Two unnamed sources have told Aram Roston at Buzzfeed News that the Central Intelligence Agency has been sending small teams of commandos to assassinate suspected terrorists since Donald Trump plunked himself down in the Oval Office and put Mike Pompeo in charge of the agency. The program, the sources said, is overseen by the Special Activities Center (SAC), which is in charge of the agency’s paramilitary operations, and now overseen by a former commando. His name was withheld at the CIA’s request.
A secret CIA assassination program was planned soon after the 9/11 attacks in 2001, but reportedly never implemented under President George W. Bush. Though officials say no assassinations actually took place under the program, Leon Panetta, President Barack Obama’s first CIA director, revealed in June 2009 testimony on Capitol Hill that it had been contracted out to a familiar operation, Blackwater USA, the private mercenary army founded by Erik Prince. Panetta shut the allegedly unused program down shortly afterward.
But not everyone agrees that nobody was killed under the program, which was tasked to a scary guy.
About the latest claims, here’s Roston:
The two sources said that now CIA commandos are leading squads on missions to kill terrorists on the ground. “It’s a small number where it has been kinetic, but it is happening,” said one of the sources, a recently retired intelligence official familiar with the program. “Kinetic” is the euphemism often used for violent military action.
Both sources said that when Pompeo became director and first pushed for these lethal ground operations, there was resistance to this type of program from the military and the National Security Council. Later, though, they said, the effort was approved.
A CIA spokesman, Ryan Trapani, said, “Your story is wrong.”
Of course, the CIA has a long history of claiming it’s not doing what it clearly has been doing. It repeatedly claimed that it didn’t engage in torture either. And yet it put together its own manuals on the subject, most notoriously, a 128-page secret how-to-torture guide distributed in July 1963 called Kubark Counterintelligence Interrogation, and a 1983 publication, the Human Resources Exploitation Manual, designed for use by the Honduran military. Many of the techniques described in that document show up again in 2002, when U.S. interrogators used them to break down suspected terrorists it had captured and dragged off to secret prisons in various countries, including Poland and Thailand.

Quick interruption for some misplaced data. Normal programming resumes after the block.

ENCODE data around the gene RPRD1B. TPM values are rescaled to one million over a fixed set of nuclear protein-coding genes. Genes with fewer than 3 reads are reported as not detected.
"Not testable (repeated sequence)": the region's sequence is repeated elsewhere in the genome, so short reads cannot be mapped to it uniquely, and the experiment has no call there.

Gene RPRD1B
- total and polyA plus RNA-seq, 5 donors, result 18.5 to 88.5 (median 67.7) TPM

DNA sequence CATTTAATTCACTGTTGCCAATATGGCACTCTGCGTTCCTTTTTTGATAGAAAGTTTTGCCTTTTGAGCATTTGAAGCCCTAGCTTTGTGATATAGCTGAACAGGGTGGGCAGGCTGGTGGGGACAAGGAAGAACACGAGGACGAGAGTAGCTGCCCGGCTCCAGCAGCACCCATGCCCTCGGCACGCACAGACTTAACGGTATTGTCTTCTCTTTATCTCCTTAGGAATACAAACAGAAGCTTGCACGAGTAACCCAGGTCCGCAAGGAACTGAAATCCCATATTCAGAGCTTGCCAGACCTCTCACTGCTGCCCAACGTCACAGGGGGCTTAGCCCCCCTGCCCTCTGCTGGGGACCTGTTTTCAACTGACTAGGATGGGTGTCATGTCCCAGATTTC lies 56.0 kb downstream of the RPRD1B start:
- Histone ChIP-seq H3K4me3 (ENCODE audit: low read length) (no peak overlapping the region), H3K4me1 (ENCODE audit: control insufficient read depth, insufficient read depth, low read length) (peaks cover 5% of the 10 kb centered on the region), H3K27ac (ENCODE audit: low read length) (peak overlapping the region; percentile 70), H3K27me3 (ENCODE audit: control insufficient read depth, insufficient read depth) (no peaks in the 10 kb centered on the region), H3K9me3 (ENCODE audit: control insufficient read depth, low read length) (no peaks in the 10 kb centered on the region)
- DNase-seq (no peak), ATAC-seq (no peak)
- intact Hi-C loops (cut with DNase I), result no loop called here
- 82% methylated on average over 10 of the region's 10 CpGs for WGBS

In all these cases, the CIA denied and evaded until the subject matter vanished from public consciousness. A full copy of the 1983 manual wasn’t pried loose from the agency via Freedom of Information Act requests until 1997.
Obviously, nobody is saying how many assassinations may have been carried out by the CIA, nor who has been targeted, since Trump came into office. Such information is likely to remain classified well into the future if it is ever released. Some CIA records have a way of disappearing. (See videotapes: Haspel).
Roston goes on to note:
The SAC chief is an old friend of Louis W. Bremer, a top manager at powerful private equity fund Cerberus Capital Management. The two attended the Air Force Academy at the same time. Cerberus, which has invested heavily in military and intelligence contracting companies, is headed by Stephen Feinberg, a Trump ally who reportedly pushed to use contractors rather than uniformed armed forces in Afghanistan, and to “give the C.I.A. control over operations in Afghanistan,” according to a New York Times article last summer. Erik Prince, founder of the private security firm Blackwater and brother of Trump’s education secretary Betsy DeVos, has been pushing a similar plan.
Feinberg and Bremer, according to the Atlantic’s Rosie Gray, had been to the Trump White House and “have influence at the CIA.”
The Obama administration backed off from using on-the-ground hit teams but heightened the number of missile launches from drones. Critics have blasted that policy for the number of civilians said to be killed by missiles that go astray or hit their intended targets but nevertheless cause a lot of what the military sickeningly calls “collateral damage.” The number of civilians killed is unknown, but the government has consistently and deeply downplayed the tally.
CIA assassinations are not simply a response to the 9/11 attacks. The agency has a long history in that realm. The most lethal was its Phoenix Program during the Vietnam War. Phoenix employed torture, rape and murder to “neutralize” more than 80,000 Vietnamese civilians suspected of being part of, or sympathetic to,“Vietcong” foes of the U.S.-backed South Vietnamese government. Between 26,000 and 41,000 of these civilians were murdered.